As the United States and Europe embark on an increasingly hawkish policy towards China, Beijing has moved to welcome the formation of an alliance with Russia to counter NATO.
Speaking at the 95th anniversary of the founding of the Chinese Communist Party last month, Xi Jinping delivered what Western analysts are calling an “incendiary speech” in which he called for a military union with Russia that would render NATO “powerless” and “put an end to the imperialist desires of the West.”
The harsh statements come at a time when both Beijing and Moscow find themselves vulnerable to an increasingly hawkish US foreign policy that has resulted in a series of massive war games on both countries’ doorstep and the placement of missile shields in strategic quadrants to limit the ability of both Russia and China to defend themselves if conflict were ever to ensue.
“The world is on the verge of radical change,” said the increasingly frustrated Chinese President. “We see how the European Union is gradually collapsing, as is the US economy – it is all over for the new world order.”
The rhetoric appears to be also focused on quelling domestic dissent in China with officials already calling on citizens to be vigilant for anti-government agitators who may be agents of the West amid a flourish of US meddling in the South China Sea dispute with the Obama administration rallying others to demand that Beijing be evicted from its historic territory based on a questionable ruling that has been criticized by legal scholars who argue China never submitted to The Hague’s jurisdiction.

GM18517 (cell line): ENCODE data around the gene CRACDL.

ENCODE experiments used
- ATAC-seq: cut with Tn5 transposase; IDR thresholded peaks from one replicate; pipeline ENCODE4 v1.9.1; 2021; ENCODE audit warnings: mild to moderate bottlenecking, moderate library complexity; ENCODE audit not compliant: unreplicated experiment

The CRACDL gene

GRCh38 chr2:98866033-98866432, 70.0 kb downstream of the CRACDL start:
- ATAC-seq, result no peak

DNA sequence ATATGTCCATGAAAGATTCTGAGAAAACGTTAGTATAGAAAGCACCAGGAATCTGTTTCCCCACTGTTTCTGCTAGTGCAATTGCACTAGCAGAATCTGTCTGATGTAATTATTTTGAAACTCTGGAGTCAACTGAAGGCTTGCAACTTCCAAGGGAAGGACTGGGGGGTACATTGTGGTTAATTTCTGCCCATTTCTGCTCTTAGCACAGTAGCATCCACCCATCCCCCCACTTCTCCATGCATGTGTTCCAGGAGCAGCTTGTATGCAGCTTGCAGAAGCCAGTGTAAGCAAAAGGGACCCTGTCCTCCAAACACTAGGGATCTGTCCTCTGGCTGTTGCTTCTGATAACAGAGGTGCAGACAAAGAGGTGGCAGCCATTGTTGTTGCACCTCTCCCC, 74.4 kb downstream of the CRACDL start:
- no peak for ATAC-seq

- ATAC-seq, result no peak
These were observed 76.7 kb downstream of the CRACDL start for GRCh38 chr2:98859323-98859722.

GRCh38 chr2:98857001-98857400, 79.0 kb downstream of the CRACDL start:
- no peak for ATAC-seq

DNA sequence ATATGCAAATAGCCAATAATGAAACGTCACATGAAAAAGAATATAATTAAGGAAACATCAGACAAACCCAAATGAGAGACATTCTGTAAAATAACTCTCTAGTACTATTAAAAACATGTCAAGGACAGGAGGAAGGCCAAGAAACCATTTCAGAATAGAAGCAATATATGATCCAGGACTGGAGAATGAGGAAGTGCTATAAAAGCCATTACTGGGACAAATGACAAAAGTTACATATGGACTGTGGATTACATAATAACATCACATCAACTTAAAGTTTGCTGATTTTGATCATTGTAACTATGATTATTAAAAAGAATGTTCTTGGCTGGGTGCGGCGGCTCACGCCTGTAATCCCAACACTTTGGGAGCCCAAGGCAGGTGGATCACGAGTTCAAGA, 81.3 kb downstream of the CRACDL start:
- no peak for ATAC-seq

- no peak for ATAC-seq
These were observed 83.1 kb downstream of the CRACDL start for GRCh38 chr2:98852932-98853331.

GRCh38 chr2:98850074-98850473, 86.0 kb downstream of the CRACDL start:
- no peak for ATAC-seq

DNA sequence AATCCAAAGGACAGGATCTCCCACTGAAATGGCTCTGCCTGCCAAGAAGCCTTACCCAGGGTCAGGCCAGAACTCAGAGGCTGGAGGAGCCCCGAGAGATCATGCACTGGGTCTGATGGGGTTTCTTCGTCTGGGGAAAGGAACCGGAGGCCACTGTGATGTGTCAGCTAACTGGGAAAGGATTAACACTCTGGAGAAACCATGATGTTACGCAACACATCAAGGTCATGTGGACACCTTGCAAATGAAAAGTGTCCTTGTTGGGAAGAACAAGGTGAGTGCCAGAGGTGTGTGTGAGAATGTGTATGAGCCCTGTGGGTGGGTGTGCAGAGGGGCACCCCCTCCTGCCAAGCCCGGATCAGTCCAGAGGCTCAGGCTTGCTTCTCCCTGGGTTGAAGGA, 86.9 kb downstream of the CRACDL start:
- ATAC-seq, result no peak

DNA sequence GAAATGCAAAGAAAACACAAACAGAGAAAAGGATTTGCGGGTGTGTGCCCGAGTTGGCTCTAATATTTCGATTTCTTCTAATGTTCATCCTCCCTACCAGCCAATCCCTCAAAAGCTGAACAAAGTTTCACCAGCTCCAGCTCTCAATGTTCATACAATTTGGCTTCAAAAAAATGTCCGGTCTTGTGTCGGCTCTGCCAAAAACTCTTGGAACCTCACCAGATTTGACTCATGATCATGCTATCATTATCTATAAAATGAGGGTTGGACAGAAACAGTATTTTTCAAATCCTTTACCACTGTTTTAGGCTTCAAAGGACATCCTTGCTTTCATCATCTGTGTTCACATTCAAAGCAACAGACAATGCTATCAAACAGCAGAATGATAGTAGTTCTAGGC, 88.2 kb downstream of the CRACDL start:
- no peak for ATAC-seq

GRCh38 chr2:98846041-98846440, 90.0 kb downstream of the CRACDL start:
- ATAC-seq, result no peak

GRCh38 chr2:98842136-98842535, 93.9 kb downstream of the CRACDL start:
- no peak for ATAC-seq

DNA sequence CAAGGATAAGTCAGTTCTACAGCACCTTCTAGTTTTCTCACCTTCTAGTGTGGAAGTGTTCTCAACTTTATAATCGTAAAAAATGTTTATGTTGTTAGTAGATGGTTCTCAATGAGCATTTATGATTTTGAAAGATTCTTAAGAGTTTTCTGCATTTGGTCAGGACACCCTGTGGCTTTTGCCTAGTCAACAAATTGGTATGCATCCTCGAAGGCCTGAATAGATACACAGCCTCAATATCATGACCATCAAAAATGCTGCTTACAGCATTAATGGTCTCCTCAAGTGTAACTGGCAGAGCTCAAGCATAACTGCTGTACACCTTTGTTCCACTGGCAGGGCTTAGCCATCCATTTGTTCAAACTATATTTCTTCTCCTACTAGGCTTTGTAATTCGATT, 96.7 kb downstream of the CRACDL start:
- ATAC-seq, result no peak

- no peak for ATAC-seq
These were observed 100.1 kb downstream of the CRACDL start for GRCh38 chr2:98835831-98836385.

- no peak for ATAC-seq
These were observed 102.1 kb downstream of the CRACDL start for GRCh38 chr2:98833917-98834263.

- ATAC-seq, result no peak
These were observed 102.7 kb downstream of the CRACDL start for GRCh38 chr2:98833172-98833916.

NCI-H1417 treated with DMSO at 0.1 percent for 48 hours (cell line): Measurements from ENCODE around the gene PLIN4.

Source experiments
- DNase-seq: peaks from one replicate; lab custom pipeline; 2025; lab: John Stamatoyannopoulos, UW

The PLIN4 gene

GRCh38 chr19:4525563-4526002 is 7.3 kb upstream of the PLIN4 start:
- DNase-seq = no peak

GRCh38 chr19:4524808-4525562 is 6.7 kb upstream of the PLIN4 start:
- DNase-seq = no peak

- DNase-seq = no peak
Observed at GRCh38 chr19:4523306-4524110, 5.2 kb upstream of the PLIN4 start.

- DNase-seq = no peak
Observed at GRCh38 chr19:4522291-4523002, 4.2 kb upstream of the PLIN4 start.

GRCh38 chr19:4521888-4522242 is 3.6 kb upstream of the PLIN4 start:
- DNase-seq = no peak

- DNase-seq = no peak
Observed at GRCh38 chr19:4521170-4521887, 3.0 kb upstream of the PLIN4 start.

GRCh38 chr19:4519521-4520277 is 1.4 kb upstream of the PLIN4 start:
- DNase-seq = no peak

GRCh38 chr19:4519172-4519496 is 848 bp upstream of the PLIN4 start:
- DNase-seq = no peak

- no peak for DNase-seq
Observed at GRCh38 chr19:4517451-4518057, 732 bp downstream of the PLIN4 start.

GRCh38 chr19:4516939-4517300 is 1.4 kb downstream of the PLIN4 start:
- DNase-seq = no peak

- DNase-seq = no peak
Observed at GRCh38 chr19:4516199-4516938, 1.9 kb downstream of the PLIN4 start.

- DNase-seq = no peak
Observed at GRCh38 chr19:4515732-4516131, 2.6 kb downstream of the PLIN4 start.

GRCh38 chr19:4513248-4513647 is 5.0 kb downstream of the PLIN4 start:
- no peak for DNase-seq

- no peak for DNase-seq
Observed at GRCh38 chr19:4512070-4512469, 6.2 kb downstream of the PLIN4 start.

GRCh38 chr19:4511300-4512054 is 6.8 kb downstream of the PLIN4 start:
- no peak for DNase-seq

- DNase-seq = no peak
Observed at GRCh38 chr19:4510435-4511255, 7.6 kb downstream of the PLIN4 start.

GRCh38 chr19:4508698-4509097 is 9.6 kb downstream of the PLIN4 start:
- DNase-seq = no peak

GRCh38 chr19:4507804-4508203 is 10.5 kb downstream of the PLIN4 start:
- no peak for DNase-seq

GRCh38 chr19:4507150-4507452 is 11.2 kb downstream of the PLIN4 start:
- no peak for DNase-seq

Losing the territory of the South China Sea would represent a major setback for Beijing’s economic aspirations in light of the fact that over 40% of the world’s shipborne commerce travels through the area which also is home to one of the world’s largest deep water oil and natural gas deposits.
Rallying support among his countrymen, Xi Jinping declared “it will never be as it was before, in 10 years we will have a new world order in which the key will be the union of China and Russia.”
Russian President Vladimir Putin has long welcomed the development of a broader military and economic relationship with China referring to existing cooperation as an “all-embracing and strategic partnership.”
With the international community stacking up against Beijing in recent weeks in the wake of the South China Sea ruling and the placement of the THAAD anti-missile systems in South Korea, Russia has stood steadfast in its support of the Chinese engaging in massive joint military exercises in the Pacific.